The New Statesman

Ghana's Oldest Mainstream Newspaper

Giving Verdict on 2012 Election Petition NOBODY CAN INTIMIDATE US - Supreme Court asserts its authority

The Supreme Court hearing the 2012 presidential election petition yesterday stated emphatically that it would not be influenced by any acts of intimidation from any person or group in coming out with its final verdict on the ongoing case.

 According to the court, it is sitting on a matter that touches on the governance of the country and will therefore come to a conclusion that must be accepted by all.
Justice Baffoe Bonnie, a member of the nine-member panel, expressing opinion about what the court sees an as attempt to undermine its authority, said whatever determination comes out of the ongoing election petition must be accepted by all.
“Those of you in a fool’s paradise should think twice; no matter where the axe falls,  people like you cannot stop the course of justice,” he added, referring to Stephen Atubiga who was yesterday handed a three-day jail term by the court for criminal contempt.
The member of the NDC communication team was hauled before the court for making contemptuous comments to the effect that his party would not be prepared to hand over power to the NPP, in the event of the petitioners winning the ongoing case.
Kwaku Boahen, the Ashanti Regional Youth Organiser of the NDC, who also appeared before the court on similar charges, was however, acquitted and discharged on the grounds that the comments attributed to him was allegedly made before the court had issued its final warning on acceptable reportage and commentaries.
The court again found Kenneth Kuranchi, Managing Editor of the Searchlight newspaper, guilty of contempt over comments he had expressed in the front-page comment in the Thursday, June 27, 2013 edition of his newspaper, and accordingly handed him a 10-day jail sentence.
Appearing as counsel for Ken Kuranchi, the MP for Abuakwa South, Samuel Atta Akyea, indicated that since the election petition was being aired live, both on radio and on television, commentaries were bound to emanate from all angles of the society, which might make it difficult for the nine justices hearing the election petition to summon such people before them.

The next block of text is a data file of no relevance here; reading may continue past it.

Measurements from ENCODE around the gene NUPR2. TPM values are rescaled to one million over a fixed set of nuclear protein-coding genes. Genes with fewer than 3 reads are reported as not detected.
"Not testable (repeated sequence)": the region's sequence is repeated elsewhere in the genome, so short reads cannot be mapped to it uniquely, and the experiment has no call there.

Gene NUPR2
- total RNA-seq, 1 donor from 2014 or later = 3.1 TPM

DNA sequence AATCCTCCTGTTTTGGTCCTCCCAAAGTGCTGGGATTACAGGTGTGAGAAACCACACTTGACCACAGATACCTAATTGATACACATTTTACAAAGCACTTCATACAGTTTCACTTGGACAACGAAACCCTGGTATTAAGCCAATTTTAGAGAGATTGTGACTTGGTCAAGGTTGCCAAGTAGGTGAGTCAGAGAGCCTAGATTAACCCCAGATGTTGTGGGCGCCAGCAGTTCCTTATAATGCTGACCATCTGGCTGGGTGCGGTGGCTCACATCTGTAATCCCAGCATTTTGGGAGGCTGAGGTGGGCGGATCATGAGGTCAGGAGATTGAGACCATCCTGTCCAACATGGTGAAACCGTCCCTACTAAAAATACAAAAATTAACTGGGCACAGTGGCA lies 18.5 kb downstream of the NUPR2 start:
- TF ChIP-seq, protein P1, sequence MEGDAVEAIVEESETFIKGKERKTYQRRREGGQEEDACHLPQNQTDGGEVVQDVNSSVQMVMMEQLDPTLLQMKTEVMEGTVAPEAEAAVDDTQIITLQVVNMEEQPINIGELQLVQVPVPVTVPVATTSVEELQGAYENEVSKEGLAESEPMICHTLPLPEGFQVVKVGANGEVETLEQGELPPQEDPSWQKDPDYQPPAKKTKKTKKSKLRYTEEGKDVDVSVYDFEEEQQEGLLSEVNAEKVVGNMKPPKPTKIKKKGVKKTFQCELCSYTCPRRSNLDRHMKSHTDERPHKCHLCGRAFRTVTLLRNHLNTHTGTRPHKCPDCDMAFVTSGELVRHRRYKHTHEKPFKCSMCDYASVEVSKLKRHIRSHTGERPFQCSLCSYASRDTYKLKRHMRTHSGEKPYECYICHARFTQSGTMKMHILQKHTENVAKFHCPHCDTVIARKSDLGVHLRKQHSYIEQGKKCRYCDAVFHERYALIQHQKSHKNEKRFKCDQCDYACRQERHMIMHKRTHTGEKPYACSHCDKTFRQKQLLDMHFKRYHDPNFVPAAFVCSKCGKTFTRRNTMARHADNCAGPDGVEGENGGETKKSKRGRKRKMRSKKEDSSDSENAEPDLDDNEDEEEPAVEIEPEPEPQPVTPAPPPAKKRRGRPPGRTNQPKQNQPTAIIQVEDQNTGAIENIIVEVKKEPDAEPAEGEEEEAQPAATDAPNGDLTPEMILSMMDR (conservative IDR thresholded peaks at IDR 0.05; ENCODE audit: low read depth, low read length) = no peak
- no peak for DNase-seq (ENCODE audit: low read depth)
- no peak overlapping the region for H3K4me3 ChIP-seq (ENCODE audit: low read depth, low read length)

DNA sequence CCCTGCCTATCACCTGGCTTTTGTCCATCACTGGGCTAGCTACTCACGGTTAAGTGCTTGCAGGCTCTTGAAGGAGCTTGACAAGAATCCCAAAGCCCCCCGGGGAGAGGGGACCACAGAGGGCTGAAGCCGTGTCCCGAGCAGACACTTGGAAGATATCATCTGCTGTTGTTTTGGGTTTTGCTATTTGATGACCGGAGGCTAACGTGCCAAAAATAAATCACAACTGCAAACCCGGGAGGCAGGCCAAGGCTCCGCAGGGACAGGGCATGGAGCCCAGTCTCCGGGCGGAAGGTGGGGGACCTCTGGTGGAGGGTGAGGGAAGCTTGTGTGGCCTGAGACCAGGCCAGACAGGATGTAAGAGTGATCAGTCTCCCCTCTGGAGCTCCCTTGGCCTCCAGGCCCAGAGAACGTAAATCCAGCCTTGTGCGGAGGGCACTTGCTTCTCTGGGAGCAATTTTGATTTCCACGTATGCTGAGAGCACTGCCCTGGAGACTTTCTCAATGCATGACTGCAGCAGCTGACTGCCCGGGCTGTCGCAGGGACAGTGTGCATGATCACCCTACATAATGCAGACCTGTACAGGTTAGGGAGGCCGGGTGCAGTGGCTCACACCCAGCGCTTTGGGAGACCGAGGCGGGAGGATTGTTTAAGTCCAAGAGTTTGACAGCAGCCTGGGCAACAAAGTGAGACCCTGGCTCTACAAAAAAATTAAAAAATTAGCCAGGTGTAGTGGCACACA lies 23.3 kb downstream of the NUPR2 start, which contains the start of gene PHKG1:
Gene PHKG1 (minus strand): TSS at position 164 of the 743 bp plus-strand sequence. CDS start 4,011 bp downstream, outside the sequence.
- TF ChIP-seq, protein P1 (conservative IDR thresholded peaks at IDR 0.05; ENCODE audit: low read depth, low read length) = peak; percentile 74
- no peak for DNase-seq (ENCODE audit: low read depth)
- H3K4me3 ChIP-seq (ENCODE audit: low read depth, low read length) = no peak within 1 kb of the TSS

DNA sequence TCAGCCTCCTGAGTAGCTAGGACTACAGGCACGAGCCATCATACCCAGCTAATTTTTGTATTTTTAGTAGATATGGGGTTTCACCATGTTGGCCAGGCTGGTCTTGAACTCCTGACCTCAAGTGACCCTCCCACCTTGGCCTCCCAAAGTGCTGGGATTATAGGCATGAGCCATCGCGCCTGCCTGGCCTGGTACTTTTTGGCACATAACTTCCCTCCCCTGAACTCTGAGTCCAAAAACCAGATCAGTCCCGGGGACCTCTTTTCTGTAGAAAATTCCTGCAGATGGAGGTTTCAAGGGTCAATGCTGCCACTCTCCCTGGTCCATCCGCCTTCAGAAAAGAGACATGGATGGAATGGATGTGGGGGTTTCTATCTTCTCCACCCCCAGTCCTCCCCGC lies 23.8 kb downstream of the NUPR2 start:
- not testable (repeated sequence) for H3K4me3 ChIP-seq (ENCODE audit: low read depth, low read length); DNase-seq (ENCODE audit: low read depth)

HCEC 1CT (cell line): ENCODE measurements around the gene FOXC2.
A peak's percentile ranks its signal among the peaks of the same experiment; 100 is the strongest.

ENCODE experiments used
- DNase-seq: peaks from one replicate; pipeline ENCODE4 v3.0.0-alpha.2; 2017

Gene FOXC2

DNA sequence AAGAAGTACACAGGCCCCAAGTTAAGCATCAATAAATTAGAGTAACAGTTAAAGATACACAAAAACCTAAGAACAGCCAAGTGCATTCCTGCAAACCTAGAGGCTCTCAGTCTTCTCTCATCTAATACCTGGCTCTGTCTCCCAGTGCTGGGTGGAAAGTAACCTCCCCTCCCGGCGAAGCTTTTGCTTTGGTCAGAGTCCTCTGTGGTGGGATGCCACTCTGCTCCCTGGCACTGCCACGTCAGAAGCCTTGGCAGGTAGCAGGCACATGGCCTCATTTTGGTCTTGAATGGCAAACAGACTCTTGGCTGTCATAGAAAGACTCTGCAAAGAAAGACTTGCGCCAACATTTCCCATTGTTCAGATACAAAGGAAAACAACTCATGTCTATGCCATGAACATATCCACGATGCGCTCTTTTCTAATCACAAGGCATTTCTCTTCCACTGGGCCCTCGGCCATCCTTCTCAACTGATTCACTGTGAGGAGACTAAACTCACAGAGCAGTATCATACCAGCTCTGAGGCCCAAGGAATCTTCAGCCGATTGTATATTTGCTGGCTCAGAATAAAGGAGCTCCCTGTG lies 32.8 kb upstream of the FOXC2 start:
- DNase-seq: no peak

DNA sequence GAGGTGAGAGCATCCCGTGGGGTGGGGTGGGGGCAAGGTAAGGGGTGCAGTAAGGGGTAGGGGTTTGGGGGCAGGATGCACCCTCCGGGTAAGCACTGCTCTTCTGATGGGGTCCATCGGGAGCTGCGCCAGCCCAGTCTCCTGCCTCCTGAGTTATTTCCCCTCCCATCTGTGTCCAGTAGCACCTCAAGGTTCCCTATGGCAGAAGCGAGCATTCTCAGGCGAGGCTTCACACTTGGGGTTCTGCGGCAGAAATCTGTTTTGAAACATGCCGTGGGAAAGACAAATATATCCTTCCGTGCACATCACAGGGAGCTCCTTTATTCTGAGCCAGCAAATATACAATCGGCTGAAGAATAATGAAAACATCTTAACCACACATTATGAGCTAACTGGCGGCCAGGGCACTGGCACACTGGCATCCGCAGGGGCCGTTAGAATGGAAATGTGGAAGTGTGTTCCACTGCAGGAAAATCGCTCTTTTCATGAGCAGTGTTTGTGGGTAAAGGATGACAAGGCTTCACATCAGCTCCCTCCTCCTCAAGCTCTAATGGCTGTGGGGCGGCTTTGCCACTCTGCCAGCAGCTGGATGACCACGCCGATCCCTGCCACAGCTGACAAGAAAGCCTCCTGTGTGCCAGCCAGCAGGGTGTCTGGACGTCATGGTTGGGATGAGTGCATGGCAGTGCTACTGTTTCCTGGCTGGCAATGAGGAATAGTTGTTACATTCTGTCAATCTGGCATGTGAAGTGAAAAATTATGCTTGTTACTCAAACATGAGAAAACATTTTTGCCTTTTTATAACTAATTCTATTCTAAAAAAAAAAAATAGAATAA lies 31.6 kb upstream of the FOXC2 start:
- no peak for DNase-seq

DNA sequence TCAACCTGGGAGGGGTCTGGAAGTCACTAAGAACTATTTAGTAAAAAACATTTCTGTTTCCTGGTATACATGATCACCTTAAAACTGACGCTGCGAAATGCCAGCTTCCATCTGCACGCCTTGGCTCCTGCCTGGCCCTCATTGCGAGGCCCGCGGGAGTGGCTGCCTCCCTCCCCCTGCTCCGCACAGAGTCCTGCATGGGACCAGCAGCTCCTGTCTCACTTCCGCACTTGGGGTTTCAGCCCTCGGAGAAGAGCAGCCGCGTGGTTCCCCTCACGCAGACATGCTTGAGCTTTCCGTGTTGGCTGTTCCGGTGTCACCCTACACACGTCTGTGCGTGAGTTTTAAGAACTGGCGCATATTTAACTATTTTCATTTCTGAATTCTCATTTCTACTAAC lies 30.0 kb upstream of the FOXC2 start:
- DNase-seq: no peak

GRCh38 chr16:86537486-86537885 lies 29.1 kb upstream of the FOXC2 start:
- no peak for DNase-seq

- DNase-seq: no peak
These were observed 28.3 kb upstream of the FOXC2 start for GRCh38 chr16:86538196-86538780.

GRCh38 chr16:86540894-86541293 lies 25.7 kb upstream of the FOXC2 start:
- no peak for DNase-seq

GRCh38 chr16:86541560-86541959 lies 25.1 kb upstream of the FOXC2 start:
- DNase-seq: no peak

Asked by Justice Baffoe Bonnie if he knew the implications of the comment he made in his paper, Ken Kuranchie told the court that people across the country had made various comments with regards to the court case and the comment that brought Sammy Awuku, a deputy communications director of the NPP, was one of such commentaries.
The newspaper editor who had sought to defend the comments of Sammy Awuku added that it would be extremely difficult to control comments that come from people
´´The first respondent, my Lords, has even said the election petition will go his way,” Ken Kuranchie told the court, ostensibly referring to President John Mahama.
Presiding Judge, Justice William Atuguba, asked politicians to think twice if they think the executive powers vested in them is too powerful to surpass the other arms of government.
“The Supreme Court wants sanity to prevail and not to cause any havoc or discomfort to any individual. We are here as justices to guide comments and pronouncements by all,”|Justice Atuguba stated.
Justice Dotse, for his part, said the judges were not there by accident and that comments such as those made by the three persons were a recipe for chaos in the country after the court has given its final verdict.